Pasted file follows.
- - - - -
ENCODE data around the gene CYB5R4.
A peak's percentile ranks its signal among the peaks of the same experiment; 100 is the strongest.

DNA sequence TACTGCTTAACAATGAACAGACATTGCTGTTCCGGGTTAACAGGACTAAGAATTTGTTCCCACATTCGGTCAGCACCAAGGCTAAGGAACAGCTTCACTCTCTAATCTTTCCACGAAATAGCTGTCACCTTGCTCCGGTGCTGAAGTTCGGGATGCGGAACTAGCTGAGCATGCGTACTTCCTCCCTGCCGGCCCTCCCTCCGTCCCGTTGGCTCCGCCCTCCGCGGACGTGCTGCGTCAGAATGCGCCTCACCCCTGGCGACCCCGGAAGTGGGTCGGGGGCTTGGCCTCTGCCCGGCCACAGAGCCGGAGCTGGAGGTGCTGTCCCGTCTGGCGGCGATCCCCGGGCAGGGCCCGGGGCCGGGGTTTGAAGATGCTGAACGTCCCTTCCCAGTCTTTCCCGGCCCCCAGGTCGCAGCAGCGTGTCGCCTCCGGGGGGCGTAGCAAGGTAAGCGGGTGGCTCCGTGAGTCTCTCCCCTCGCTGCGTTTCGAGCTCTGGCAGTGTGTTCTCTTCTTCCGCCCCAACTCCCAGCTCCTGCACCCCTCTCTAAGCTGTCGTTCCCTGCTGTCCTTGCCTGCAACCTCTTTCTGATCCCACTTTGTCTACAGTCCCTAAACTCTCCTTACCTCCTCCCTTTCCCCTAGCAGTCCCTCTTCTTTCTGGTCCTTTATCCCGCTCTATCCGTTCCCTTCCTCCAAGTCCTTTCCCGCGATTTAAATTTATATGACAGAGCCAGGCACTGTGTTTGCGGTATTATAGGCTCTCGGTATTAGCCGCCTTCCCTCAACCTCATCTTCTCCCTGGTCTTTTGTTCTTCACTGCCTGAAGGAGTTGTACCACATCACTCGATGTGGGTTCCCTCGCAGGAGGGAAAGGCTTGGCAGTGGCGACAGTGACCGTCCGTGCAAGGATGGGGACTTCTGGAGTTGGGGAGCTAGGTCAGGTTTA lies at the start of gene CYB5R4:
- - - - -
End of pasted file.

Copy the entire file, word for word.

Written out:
ENCODE data around the gene CYB5R4.
A peak's percentile ranks its signal among the peaks of the same experiment; 100 is the strongest.

DNA sequence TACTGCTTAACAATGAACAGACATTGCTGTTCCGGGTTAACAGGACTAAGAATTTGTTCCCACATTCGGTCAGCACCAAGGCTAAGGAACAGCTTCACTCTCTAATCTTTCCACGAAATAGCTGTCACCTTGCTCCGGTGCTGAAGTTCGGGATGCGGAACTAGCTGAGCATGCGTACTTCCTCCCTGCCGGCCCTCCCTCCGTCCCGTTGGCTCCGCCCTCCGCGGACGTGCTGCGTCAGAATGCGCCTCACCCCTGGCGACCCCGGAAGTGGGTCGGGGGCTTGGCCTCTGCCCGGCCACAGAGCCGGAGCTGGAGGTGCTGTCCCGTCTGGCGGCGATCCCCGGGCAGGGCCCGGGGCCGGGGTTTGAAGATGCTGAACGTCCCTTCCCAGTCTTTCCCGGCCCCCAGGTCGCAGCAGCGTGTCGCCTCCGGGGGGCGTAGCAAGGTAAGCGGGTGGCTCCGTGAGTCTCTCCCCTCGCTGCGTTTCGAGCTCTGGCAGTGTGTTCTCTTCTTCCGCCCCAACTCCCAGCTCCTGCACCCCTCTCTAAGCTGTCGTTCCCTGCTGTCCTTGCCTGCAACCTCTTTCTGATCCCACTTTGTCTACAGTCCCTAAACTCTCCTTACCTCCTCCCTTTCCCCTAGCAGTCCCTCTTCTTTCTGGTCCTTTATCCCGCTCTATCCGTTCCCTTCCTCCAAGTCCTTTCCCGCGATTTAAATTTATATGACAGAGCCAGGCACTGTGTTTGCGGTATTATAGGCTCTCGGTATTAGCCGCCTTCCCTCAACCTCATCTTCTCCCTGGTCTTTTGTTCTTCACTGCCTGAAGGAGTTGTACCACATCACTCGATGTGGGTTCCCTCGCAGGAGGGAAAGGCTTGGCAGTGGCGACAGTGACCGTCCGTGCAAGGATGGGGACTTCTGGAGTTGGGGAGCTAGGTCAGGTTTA lies at the start of gene CYB5R4: